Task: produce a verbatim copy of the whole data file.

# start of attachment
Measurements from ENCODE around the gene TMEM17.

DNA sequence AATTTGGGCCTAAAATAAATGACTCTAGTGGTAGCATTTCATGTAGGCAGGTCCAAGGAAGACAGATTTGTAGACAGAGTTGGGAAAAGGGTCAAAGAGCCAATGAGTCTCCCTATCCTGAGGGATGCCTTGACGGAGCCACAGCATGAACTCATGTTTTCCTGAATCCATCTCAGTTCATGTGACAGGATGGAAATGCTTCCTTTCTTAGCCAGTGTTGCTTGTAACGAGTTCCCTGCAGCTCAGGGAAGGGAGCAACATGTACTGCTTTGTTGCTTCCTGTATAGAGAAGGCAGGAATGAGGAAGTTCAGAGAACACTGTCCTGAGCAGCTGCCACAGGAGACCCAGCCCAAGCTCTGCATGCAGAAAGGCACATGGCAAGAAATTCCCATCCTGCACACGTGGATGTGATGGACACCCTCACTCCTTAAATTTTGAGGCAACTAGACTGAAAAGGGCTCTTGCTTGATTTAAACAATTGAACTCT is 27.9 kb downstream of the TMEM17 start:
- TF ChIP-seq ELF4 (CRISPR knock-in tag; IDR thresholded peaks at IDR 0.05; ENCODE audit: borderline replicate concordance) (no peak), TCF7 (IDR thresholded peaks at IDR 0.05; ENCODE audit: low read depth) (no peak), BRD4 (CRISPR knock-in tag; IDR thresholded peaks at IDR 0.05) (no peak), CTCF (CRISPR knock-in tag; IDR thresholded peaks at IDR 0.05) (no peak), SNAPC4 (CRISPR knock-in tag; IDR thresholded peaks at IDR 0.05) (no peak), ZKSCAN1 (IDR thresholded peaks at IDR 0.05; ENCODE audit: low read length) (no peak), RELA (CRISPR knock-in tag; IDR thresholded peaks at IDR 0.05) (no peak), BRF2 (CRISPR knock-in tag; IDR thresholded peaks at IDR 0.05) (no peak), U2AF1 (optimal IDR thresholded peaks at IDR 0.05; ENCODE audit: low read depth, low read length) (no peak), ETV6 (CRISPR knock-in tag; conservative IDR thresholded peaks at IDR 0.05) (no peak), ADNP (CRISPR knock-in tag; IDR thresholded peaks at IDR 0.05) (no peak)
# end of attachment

Measurements from ENCODE around the gene TMEM17.

DNA sequence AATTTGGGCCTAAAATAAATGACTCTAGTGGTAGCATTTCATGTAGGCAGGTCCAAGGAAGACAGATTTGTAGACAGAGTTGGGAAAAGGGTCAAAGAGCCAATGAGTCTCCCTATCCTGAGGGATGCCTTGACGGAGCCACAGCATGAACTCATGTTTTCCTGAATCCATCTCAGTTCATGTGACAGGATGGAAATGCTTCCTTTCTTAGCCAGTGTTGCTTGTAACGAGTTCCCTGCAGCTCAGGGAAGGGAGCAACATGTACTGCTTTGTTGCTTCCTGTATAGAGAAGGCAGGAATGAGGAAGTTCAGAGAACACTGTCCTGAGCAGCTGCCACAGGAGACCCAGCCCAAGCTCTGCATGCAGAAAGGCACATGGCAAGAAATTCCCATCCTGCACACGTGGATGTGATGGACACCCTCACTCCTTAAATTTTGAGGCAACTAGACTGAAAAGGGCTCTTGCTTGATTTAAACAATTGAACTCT is 27.9 kb downstream of the TMEM17 start:
- TF ChIP-seq ELF4 (CRISPR knock-in tag; IDR thresholded peaks at IDR 0.05; ENCODE audit: borderline replicate concordance) (no peak), TCF7 (IDR thresholded peaks at IDR 0.05; ENCODE audit: low read depth) (no peak), BRD4 (CRISPR knock-in tag; IDR thresholded peaks at IDR 0.05) (no peak), CTCF (CRISPR knock-in tag; IDR thresholded peaks at IDR 0.05) (no peak), SNAPC4 (CRISPR knock-in tag; IDR thresholded peaks at IDR 0.05) (no peak), ZKSCAN1 (IDR thresholded peaks at IDR 0.05; ENCODE audit: low read length) (no peak), RELA (CRISPR knock-in tag; IDR thresholded peaks at IDR 0.05) (no peak), BRF2 (CRISPR knock-in tag; IDR thresholded peaks at IDR 0.05) (no peak), U2AF1 (optimal IDR thresholded peaks at IDR 0.05; ENCODE audit: low read depth, low read length) (no peak), ETV6 (CRISPR knock-in tag; conservative IDR thresholded peaks at IDR 0.05) (no peak), ADNP (CRISPR knock-in tag; IDR thresholded peaks at IDR 0.05) (no peak)